My philosophy to youth development work was simple when I began: Be a caring presence.  Do everything I can to let youth know they are cared for and valued.  It feels a little empty to write it.  Demonstrating care takes on so many forms and so much time.  After 15 years, I believe this philosophy to still be the center of all youth development work.  I have also learned it is incomplete.

I had the opportunity to work with young people of all backgrounds.  After six years, I had observed pathways; 3rd graders who were now in high school, 9th graders who were now wading into adulthood.  I was close to many young people and their families.  I knew them in them in school, in the gym/field, in the neighborhood and some in their home.  My efforts did not have the impact I thought they would.  Care, support, love and acceptance did not change trajectories.

My philosophy had to evolve.  Skills and competence are such an important part of pathways.  In fact, they are huge part of our self-concept as well.  Nothing builds a greater sense of value than being able to make a meaningful contribution with a skill or talent. My attempt to strengthen young people’s sense of value and confidence without helping them find and develop meaningful skills and purpose was hollow. Once competence becomes a goal, habits of character and process take on new life. Skills are learned through effort over time. Planning and reflection is essential. Communication and interpersonal skills make or break skill-building settings. Now I believe it is not a youth development context without skill building and habits of process involved.

Further, I would have conversations with leaders in schools and other community programs.  Many of us were in similar positions. We could identify ways in which our work was changing lives. We were addressing academics and character.  Providing a positive space and keeping kids off the street.  We each had our own strengths and weaknesses.  Some of us were musically talented and some were athletic.  Some were organized teachers and some were relational mentors.  Everyone was doing everything to meet the wide-ranging needs of youth.  Yet, when I zoomed out and looked at my community, and further, my city, the needs of many young people were not being met.

The environment had to evolve. Currently, each person committed to serving youth in a given community first must build their organization.  We need to get funding for our programs.  Funding comes from demonstrating MY program is having a positive impact.  Each organization is doing a similar set of time-consuming tasks each day before investing in young people can be addressed. This environment leads to everyone spending significant time working outside of their strengths.  This environment leads to scattered and disconnected opportunities for youth.  Maybe there is science enrichment for only middle schoolers.  Many singing groups, yet nowhere to learn an instrument. Gaps and overlap. Incomplete pathways. Not enough caring adults and skill-building opportunities for every young person.  Vessels filled with talents and world-changing potential that will never leave the dock.

My response was to step back. Coaching had become the space that I enjoyed the most. Where I felt the greatest connection of purpose, competence and passion. I returned to school with the thought that I would focus on building the best possible sport opportunities, and hope to work in a system in which others are working in their areas of greatest strengths and passions. Ten years after making that decision, I have been greatly influenced by my education and experiences, but the major questions and ideas I started with are still the same.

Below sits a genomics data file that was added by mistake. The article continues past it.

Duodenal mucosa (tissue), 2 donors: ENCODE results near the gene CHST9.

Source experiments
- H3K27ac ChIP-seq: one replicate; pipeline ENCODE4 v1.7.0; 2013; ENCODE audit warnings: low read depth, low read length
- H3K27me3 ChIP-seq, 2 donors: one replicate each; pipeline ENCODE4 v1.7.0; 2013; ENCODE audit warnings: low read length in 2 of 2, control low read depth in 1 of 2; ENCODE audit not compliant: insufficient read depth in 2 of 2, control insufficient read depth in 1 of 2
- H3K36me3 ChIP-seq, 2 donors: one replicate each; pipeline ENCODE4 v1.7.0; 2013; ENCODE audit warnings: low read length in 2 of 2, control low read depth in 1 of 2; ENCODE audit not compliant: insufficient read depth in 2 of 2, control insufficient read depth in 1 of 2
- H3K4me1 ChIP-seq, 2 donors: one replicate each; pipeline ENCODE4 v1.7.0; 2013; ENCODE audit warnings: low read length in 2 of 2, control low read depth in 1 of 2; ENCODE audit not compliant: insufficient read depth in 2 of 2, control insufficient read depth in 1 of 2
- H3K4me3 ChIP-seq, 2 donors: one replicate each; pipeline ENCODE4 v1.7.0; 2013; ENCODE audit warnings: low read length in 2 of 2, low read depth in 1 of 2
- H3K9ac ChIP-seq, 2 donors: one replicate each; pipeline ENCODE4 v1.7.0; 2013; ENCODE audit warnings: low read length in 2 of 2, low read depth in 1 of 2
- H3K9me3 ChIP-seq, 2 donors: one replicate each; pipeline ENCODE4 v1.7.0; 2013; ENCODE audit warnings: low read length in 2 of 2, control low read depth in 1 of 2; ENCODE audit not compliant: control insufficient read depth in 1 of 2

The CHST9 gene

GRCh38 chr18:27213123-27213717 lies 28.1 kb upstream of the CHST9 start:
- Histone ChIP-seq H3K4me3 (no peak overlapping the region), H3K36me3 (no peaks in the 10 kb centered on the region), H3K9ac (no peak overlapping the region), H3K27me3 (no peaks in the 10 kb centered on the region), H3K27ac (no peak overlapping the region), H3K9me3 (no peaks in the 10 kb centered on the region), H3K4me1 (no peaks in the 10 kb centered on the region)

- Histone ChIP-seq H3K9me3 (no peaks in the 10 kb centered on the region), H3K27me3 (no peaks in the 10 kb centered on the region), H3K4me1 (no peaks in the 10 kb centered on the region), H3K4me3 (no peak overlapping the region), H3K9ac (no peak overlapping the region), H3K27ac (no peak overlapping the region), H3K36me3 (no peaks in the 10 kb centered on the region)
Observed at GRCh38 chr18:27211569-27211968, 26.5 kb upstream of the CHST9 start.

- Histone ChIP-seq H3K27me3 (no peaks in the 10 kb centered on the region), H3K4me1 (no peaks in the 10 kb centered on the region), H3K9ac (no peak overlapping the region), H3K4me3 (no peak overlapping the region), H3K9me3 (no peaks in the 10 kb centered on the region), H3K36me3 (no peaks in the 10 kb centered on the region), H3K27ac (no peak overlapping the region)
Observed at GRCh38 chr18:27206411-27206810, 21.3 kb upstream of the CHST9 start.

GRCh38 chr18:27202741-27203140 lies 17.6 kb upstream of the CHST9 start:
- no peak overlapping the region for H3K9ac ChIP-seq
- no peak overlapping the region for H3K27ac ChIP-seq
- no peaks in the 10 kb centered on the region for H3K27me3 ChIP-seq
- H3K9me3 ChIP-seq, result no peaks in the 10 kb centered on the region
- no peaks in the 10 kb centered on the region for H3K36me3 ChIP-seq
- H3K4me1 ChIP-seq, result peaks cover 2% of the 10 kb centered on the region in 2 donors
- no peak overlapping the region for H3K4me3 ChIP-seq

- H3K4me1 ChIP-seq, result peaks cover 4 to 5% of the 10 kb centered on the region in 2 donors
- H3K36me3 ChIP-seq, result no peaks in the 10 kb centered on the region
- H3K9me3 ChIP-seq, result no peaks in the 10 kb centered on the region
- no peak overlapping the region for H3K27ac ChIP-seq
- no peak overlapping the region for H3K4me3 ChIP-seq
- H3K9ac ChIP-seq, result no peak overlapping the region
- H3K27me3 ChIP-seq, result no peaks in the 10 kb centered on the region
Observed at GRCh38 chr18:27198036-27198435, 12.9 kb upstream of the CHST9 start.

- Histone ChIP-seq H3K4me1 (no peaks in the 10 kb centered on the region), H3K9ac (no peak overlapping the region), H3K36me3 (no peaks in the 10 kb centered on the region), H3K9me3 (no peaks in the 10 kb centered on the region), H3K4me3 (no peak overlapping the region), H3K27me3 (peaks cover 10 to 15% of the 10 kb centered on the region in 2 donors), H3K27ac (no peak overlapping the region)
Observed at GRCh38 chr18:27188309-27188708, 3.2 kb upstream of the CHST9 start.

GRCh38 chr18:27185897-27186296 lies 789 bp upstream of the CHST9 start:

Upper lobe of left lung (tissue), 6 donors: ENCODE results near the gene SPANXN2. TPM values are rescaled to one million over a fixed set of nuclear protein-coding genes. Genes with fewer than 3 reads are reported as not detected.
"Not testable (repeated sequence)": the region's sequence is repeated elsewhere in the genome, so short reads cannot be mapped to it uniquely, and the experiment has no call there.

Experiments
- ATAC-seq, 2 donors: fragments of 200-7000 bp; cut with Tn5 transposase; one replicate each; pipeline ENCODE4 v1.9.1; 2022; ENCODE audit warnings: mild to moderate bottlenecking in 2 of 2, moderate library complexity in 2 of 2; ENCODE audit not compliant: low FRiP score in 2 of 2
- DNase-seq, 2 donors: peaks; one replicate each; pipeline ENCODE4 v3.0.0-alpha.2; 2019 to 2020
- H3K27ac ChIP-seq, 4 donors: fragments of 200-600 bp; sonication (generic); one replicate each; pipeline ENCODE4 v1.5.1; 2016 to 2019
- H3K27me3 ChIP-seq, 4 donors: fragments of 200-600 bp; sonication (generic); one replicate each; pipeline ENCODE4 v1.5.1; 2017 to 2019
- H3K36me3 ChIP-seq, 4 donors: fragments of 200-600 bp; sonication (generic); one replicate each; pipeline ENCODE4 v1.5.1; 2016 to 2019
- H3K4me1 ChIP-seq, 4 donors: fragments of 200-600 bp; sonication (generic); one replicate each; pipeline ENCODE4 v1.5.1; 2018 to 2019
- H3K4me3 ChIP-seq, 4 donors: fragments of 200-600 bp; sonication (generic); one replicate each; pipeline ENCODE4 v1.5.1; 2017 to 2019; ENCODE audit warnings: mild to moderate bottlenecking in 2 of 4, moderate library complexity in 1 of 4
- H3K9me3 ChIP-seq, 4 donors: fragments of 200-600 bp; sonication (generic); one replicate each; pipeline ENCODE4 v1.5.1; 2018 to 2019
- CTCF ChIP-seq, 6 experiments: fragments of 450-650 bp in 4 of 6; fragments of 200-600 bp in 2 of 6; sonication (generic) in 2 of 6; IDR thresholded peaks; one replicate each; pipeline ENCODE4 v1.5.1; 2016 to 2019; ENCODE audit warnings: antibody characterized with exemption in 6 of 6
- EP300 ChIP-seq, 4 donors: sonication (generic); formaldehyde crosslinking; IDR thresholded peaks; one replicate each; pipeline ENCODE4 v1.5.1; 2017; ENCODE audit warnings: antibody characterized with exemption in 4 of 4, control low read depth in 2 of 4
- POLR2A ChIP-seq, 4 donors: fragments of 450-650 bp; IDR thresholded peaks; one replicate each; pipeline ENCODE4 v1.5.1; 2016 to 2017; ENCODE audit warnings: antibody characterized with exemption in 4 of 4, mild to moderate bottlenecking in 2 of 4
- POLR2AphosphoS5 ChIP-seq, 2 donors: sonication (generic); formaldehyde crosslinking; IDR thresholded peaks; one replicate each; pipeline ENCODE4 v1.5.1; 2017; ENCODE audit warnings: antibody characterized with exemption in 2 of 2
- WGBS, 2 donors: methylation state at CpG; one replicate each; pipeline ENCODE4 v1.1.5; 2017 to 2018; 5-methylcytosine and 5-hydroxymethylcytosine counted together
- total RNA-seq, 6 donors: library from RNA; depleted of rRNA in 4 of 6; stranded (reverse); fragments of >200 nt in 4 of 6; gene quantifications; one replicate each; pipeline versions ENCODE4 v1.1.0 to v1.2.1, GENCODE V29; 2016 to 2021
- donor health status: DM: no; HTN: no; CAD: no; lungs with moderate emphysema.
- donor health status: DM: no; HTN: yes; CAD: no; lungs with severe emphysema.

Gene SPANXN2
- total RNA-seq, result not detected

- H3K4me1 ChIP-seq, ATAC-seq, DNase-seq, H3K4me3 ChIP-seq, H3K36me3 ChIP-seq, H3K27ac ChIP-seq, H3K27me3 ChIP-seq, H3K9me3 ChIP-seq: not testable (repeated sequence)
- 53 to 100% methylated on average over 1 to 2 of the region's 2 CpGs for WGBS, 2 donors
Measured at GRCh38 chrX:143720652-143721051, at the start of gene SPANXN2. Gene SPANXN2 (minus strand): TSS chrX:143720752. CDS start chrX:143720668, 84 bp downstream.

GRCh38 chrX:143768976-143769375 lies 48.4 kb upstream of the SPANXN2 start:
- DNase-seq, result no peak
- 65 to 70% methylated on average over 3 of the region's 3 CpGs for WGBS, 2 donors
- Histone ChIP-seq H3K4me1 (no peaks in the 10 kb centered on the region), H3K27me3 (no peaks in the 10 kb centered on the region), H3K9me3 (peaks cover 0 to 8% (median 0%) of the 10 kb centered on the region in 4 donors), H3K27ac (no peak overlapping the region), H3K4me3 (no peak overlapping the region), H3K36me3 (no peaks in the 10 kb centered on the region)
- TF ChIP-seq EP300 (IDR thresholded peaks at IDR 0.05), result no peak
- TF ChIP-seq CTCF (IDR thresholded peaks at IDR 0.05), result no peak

What if we view the environment from a broader perspective; there is a certain amount of resources, dollars, people and facilities to promote the education and development of youth in a given community. If we started building from scratch, what would the system look like? It would be hard to create a less efficient and less impactful system than we currently have. How can we reduce administration dollars and increase the presence of caring people? How can we place people to dynamically build opportunities in areas of strength? What resources and capacity can be shared? What facilitates collaboration between individuals and organizations? How can we shape the environment around youth needs and development, and still meet the adult needs of stable jobs and good wages? How can we create a culture among coaches where they are sharing ideas and learning together?

From the youth development perspective, how can we create the system of supports and opportunities for youth to explore their talents and passions, build a wide range of skills and habits, and ultimately, create the life they desire for themselves?

From the youth sport perspective, how can we provide youth and families access to a comprehensive sport and fitness ecosystem, where they can experience every way to move and play, build a foundation of movement and sport competence, and choose the ways in which they want to be physically active for lifelong health and enjoyment.

This is the heart of Developmental Athletics. To build youth-centered sport systems.  Understanding there are complex issues and questions. Understanding there are culture battles to be fought. Understanding youth-centered is not always the most profitable. With that understanding, Developmental Athletics seeks to serve, support and connect the amazing youth sport coaches and facilitators to maximize the impact of the time youth spend in our care.